Something odd happened on the front lawn of The Taft Museum of Art. The world-renowned sculptor Patrick Dougherty, with the help of 150 volunteers, twisted and turned six tons of willow-tree saplings into Far Flung,a sprawling sculpture that visitors are encouraged to touch, walk through, or even sit a spell in.
In keeping with The Taft’s mission to mount temporary exhibitions that relate to the Museum’s collection or architecture, Dougherty has keyed off of The Taft’s façade, a fine example of Federal architecture in the Palladian style. This is nothing new for the 73-year-old North Carolina sculptor. In fact, it’s the way he always works. He makes drawings but they “are so nonspecific that if I did change it you wouldn’t be able to tell. My wife once asked me if that was a drawing or had I spilled my coffee on the paper.” 1
For Far Flung, Dougherty was also inspired by The Taft’s current exhibition of works by Louis Comfort Tiffany (See aeqai.com, March 2018, Karen S. Chambers, “Louis Comfort Tiffany: Treasures from the Driehaus Collection”). The pieces reminded him “of the central role of a twisting tendril in the Art Nouveau movement. This gave rise to the idea of a vine searching its way across the front lawn.” He continued, “This growth factor is exemplified by the rolled piping that festoons the top of the sculpture as it sweeps across the yard. The forward motion creates small eddies that act as impromptu bivouacs and invite visitors to explore.”
The idea for inviting Dougherty to make this site-specific and temporary installation came from Tim Maloney of The Carol Ann and Ralph V. Haile, Jr./U.S. Bank Foundation, which also funded the project.
Dougherty has been making these monumental but temporary site-specific sculptures for 36 years; more than 250 are scattered around the world in Asia, Europe, Australia, and throughout North America. Born in Oklahoma in 1945, he was reared in North Carolina. He received a B.A. in English from the University of North Carolina in 1967 and an M.A. in Hospital and Health Administration from the University of Iowa in 1969. Working in the Air Force’s health and hospital administration, he began to make sculptural constructions, and when he was 36 returned to the University of North Carolina to study art history and sculpture.
The basis of his very distinctive style comes from combining love of nature with his skills as a carpenter (he built his own home in North Carolina using materials he found on the site: fallen branches, rocks, and old timber). Dougherty also cites his interest in primitive building techniques, folk art, and craft from various cultures.
Experimenting with tree saplings as construction material, his first work, Maple Body Wrap, was included in the 1982 North Carolina Biennial Artists’ Exhibition.
Far Flung is divided into two parts, one on each side of the walkway to the disused front door of the Museum. A large arch, framing the entrance to the house, connects the halves. Because of the medium and Dougherty’s use of a basket-making technique, I saw it as a giant handle for a basket. He used this same device to connect sections of the rambling installation.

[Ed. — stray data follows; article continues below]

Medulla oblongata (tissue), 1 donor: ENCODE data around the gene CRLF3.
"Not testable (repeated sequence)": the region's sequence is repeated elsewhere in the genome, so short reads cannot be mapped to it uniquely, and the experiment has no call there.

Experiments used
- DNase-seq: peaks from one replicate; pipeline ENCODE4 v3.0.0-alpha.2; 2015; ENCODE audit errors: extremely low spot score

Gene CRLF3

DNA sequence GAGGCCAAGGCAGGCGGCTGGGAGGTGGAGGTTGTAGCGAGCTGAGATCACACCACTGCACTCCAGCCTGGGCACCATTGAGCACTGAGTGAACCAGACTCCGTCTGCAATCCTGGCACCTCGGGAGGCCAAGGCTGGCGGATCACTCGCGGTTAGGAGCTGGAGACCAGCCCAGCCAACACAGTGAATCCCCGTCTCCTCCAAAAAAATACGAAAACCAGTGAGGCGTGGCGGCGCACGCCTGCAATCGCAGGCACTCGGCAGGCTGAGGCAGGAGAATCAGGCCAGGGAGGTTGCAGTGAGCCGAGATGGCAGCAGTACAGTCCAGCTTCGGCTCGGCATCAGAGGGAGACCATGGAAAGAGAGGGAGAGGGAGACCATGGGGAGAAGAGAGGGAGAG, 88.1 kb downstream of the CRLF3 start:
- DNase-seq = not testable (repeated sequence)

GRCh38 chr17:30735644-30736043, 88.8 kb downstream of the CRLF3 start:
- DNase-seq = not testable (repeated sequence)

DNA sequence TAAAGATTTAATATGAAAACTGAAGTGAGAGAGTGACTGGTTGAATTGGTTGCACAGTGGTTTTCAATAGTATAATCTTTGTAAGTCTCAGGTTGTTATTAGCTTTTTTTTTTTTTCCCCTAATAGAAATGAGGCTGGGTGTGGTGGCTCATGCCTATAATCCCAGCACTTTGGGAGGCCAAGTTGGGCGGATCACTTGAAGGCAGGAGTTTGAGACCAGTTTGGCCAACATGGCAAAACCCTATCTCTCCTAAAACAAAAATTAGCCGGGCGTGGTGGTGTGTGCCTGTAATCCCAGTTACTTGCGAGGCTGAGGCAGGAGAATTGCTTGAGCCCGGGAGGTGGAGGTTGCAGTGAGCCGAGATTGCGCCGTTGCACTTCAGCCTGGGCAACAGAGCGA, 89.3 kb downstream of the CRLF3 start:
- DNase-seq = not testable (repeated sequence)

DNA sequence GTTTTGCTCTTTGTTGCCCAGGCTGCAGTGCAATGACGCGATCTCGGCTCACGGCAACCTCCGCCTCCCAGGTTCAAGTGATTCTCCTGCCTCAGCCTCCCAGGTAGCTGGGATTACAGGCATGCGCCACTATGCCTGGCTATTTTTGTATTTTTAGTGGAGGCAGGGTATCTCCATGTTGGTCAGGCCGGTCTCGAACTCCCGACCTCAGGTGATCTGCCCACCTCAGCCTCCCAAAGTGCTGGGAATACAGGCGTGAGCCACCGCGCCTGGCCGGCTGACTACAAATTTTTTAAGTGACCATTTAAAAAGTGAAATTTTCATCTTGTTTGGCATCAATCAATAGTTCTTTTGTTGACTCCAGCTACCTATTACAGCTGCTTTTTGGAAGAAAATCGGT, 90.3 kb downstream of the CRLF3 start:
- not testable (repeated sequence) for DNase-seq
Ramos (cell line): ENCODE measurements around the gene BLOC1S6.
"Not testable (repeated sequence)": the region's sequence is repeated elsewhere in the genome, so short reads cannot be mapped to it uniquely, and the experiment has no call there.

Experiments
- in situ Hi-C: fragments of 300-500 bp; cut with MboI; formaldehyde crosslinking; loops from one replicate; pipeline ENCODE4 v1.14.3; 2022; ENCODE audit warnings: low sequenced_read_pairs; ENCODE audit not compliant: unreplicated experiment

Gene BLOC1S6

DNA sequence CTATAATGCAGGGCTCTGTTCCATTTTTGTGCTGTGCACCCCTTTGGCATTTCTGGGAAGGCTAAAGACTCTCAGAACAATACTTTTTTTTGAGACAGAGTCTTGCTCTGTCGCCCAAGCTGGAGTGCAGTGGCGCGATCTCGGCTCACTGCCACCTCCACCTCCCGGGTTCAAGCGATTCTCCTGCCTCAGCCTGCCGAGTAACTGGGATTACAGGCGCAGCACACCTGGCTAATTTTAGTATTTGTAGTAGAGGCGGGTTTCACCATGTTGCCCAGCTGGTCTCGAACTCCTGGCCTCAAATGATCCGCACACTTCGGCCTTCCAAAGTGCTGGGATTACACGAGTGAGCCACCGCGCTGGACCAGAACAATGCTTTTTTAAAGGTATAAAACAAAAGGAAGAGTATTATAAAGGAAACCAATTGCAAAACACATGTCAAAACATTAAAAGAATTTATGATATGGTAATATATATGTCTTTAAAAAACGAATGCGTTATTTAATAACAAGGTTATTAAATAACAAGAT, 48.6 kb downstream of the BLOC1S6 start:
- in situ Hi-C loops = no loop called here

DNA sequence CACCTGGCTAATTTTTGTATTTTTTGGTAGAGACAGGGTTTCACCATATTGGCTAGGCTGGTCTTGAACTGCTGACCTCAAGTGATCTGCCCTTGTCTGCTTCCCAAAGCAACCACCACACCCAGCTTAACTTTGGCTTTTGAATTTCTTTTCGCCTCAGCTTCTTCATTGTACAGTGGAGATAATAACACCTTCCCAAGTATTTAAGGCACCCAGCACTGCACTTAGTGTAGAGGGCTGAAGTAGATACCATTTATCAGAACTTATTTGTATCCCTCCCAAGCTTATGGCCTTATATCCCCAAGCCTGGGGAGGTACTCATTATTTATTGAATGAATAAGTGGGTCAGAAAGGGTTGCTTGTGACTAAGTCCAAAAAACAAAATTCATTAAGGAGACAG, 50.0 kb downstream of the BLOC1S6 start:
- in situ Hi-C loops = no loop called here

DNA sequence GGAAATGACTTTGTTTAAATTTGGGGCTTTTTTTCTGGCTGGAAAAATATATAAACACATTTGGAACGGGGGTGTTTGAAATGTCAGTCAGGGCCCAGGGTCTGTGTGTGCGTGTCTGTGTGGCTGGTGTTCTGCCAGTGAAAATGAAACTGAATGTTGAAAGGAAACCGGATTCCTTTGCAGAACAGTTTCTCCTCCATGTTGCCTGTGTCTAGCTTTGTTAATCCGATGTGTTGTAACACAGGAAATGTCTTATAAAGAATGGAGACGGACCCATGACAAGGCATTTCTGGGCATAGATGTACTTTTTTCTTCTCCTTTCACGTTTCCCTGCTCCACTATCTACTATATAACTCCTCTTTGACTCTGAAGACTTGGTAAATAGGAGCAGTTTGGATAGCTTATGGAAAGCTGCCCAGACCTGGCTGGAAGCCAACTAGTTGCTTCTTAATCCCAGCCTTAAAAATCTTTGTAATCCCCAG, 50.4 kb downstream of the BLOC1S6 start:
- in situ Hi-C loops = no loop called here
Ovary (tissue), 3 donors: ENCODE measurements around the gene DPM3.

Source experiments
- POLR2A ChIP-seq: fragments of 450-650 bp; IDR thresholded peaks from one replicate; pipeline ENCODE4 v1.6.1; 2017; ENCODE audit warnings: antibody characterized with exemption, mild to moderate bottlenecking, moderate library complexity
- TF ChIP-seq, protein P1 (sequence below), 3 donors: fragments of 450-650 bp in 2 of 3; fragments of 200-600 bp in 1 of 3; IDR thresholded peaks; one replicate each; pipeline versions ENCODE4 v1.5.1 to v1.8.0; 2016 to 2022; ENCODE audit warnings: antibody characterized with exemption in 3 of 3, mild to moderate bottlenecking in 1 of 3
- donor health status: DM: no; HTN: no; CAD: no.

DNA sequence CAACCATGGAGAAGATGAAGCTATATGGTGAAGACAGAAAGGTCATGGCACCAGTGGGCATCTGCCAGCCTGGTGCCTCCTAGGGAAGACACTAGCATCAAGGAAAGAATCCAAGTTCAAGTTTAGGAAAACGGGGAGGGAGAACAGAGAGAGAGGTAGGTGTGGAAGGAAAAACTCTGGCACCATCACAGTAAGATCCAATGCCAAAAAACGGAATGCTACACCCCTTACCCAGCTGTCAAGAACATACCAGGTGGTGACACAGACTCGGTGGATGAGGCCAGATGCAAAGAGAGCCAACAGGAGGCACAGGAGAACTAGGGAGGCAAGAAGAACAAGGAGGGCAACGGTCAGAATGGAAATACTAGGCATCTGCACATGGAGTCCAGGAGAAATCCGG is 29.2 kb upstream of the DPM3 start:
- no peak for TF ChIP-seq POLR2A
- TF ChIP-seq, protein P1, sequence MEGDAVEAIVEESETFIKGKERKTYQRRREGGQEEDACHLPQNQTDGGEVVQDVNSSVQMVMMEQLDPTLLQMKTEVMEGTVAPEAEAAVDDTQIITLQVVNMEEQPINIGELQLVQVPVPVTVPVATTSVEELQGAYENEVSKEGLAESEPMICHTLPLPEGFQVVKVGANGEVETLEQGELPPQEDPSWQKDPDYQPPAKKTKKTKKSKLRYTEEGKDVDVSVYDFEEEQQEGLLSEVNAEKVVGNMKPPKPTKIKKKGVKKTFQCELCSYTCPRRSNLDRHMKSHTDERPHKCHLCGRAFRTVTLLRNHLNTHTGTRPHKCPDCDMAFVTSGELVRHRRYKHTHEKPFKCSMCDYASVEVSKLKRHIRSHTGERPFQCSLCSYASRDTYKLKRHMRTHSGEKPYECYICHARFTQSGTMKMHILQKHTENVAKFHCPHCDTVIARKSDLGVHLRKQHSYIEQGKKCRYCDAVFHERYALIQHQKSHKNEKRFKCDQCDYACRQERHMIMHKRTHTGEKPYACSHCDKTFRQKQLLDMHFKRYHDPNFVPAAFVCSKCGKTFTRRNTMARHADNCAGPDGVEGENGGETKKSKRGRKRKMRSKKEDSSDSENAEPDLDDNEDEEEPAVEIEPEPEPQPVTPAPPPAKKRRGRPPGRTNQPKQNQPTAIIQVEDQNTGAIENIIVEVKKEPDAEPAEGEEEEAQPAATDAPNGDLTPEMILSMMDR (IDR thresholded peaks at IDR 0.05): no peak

I was alone with/in the sculpture, but before I arrived in the mid-afternoon, the Taft had hosted 450 Cincinnati public schools students, ranging from the third to eighth grade. They were long gone, but I imagined them chasing each other around the perimeter, playing hide-and-seek in what Dougherty calls “eddies,” but which I saw as less romantically “rooms,” an interpretation bolstered by the large “windows” cut into the meandering walls that preview or frame the next room.
It was a brilliantly sunny day, a Cincinnati spring day edging toward the 80’s and summer when I saw, experienced, Far Flung. Sunlight peeking through spaces where the willow saplings were loosely woven, gave the impression of jewels embedded among the sticks.
I saw the installation as a refuge for fanciful creatures like wood nymphs, water sprites, elves, and trolls. Or perhaps it was part of an initiation or coming-of-age ritual. But it also offered respite for urban dwellers. Despite the construction going on around it, once I entered Far Flung, it faded away.
It was easy to wander through Far Flung. The plan is not a maze. The spaciousness of the design is reinforced by the fact there is no roof and is open to the sky, eliminating the possibility of using it as a proper shelter. However, there are sections cast into shadow, providing welcome relief from the sun so it is a shelter in some sense, a nice re-interpretation of cabana.
Although it might seem that I had the perfect viewing weather, I wanted to see Far Flung in other viewing conditions. Delicately lit by sunrise. The noonday sun straight overhead, creating a dramatic chiaroscuro effect of light and dark. At dusk when the light is soft and even.
I’d like to see it in torrential rain and in a light mist. I’d like to see it as snow sifts down and blankets it.
There will be time for that because Far Flung will remain on the Taft’s lawn for perhaps as long as two years. During that time, it will change as the saplings begin to succumb to the weather and time, break down, disintegrate, and return to the earth.
Far Flung is a piece for all seasons.
–Karen S. Chambers
“TWISTED/Patrick Dougherty Entwined at The Taft,” The Taft Museum of Art, 316 Pike St., Cincinnati, OH 45202, 513-684-4516, taftmuseum.org. Wed.-Fri. 11 am-4 pm, Sat.-Sun. 11 am-5 pm. The Taft is closed Mondays and Tuesdays, New Year’s Day, Independence Day, Thanksgiving Day, and Christmas Day.
1 Molly B. Moon, “The Dougherty Diary: Midpoint,” fernwoodbotanical.org. Moon chronicles the making of Take Five, 2014, at Fernwood Botanical Garden, Niles, MI, giving insight into Dougherty’s working methods.